Can they please just lower the rates already?
There’s a new controversy surrounding the Federal reserve and its potential lowering of interest rates. New York Fed President John Williams made comments insinuating his dissatisfaction with the interest rate decision. But then he walked them back.
Member Williams spoke at a conference in New York on Thursday. He insinuated that the best policy for the Federal Reserve is to lower rates as soon as possible.
“When you have only so much stimulus at your disposal, it pays to act quickly to lower rates at the first sign of economic distress,” Williams said.
He went on to compound those comments by likening lowering rates to getting a vaccination. “It’s better to deal with the short-term pain of a shot than to take the risk that they’ll contract a disease later on.”
Williams’ comments are just the latest in an ongoing series of hints and suggestions that the Fed plans to lower rates. Though they did not lower them at the last meeting, there were serious discussions along those lines. Fed Chairman Powell faced a dissent for his first time at the helm of the organization.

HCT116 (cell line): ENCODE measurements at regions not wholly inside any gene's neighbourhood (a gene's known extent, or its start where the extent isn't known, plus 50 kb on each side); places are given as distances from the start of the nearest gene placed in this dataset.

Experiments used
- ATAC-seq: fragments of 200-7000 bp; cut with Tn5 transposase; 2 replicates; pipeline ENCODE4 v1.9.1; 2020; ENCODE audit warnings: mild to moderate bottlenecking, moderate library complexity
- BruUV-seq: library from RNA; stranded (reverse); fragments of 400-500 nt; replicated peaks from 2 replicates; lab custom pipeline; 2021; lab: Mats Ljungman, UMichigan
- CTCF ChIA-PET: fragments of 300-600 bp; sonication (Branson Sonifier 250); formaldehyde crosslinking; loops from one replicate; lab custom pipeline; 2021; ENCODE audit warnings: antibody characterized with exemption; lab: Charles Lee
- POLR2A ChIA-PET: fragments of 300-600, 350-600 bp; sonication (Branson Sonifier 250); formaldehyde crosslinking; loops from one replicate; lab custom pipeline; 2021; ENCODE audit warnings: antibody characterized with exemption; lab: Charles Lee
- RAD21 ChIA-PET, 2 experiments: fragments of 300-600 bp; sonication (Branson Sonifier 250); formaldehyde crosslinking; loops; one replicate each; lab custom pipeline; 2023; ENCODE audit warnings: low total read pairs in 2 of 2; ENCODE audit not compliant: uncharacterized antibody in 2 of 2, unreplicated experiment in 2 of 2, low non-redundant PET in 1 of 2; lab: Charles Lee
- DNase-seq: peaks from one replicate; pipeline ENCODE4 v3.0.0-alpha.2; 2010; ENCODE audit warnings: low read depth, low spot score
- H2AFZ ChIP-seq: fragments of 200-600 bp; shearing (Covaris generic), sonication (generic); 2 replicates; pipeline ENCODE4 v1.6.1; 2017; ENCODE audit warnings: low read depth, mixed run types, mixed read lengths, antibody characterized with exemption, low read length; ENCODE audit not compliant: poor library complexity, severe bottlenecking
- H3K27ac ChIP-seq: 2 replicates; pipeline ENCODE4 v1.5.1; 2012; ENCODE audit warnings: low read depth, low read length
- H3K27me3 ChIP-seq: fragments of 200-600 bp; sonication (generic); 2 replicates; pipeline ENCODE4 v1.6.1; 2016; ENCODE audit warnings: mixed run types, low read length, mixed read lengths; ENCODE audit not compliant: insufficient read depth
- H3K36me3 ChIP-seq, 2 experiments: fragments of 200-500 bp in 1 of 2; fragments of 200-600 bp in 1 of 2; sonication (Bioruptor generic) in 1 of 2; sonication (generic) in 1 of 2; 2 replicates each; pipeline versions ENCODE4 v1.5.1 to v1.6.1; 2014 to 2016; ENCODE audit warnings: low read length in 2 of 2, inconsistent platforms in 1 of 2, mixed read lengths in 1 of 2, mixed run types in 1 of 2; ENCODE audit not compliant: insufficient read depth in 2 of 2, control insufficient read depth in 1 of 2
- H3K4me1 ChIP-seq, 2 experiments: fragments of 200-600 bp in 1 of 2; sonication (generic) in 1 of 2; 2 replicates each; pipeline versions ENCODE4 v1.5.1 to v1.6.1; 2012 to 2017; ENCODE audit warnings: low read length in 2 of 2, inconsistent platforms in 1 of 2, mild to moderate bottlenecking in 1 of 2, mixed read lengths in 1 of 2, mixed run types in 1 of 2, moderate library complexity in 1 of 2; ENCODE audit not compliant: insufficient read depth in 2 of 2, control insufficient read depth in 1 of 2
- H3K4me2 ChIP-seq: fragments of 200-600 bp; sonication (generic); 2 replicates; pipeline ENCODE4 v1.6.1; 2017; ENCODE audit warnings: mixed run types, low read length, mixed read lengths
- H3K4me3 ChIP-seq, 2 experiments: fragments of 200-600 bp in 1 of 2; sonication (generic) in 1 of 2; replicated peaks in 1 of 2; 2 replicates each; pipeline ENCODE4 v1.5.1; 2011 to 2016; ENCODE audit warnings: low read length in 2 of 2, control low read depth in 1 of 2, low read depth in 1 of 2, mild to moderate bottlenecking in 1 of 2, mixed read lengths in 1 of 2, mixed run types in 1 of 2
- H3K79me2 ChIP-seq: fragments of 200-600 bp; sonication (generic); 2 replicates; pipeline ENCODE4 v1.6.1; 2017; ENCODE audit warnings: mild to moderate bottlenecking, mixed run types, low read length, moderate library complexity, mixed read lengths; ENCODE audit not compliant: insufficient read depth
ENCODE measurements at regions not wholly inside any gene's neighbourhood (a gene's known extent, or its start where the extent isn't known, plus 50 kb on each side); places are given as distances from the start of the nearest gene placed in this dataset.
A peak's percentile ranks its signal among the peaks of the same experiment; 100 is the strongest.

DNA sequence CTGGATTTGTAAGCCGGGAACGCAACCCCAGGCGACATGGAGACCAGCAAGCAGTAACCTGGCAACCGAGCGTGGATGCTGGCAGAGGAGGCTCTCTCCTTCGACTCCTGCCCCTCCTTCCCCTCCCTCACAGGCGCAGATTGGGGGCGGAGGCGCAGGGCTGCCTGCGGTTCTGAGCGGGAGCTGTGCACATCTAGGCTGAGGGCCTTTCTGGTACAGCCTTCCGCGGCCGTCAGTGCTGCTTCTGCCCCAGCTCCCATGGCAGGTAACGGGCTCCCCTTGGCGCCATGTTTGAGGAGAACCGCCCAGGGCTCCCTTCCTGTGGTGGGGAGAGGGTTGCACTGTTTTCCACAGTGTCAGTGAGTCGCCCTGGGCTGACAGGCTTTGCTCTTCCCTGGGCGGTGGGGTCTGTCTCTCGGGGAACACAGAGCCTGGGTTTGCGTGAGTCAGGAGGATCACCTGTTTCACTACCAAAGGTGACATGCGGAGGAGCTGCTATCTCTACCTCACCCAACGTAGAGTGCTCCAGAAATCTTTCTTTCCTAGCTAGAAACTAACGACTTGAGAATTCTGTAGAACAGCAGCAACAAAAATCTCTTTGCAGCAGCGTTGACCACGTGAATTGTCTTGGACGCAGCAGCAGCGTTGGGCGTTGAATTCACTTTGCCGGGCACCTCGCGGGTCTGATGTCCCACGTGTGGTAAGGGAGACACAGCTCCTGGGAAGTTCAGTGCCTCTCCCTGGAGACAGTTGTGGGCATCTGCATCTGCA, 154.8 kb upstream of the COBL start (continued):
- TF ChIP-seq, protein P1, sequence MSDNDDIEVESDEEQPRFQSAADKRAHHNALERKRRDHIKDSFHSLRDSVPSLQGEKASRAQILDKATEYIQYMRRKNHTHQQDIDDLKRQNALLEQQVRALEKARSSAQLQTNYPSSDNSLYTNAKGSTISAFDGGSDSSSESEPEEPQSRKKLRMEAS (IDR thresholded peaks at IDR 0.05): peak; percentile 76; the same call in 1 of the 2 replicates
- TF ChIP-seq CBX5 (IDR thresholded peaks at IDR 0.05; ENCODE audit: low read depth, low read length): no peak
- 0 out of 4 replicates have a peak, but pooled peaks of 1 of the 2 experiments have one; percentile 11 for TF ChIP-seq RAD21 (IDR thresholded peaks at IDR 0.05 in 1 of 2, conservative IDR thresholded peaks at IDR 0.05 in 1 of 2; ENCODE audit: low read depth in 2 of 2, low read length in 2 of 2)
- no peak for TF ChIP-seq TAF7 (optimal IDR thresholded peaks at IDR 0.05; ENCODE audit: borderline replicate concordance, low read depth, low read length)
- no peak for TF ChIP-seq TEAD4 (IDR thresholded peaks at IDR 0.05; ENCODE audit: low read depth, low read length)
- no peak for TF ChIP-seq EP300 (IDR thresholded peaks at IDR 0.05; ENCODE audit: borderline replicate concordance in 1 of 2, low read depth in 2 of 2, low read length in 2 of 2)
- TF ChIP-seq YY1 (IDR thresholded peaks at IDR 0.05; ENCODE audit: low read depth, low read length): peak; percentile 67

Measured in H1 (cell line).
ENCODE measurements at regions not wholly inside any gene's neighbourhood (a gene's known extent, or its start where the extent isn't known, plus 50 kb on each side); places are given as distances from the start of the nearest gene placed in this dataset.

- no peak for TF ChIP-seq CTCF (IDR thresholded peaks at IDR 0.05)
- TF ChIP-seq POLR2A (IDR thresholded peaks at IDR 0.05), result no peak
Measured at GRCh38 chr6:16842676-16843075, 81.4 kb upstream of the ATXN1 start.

At the time, Powell said “The question my colleagues and I are grappling with is whether these uncertainties will continue to weigh on the outlook and thus call for additional policy accommodation.”
It sounds like Williams is a fan of such accommodation, which would likely come in the form of lower rates.
Comments Walked Back
But the New York Fed was quick to walk back Williams comments, so as to forestall those who would see it as a sign of lowered rates.
“This was an academic speech on 20 years of research. It was not about potential policy actions at the upcoming FOMC meeting,” said a representative of the New York Fed, insisting that Williams’ comments were theoretical.
Whether they’re telling the truth or not, there’s no question that the general temperature of the Fed and Wall Street is bent towards change. Though the former once suggested that rate changes wouldn’t come before the end of the year, that seems less and less likely as the year unfolds.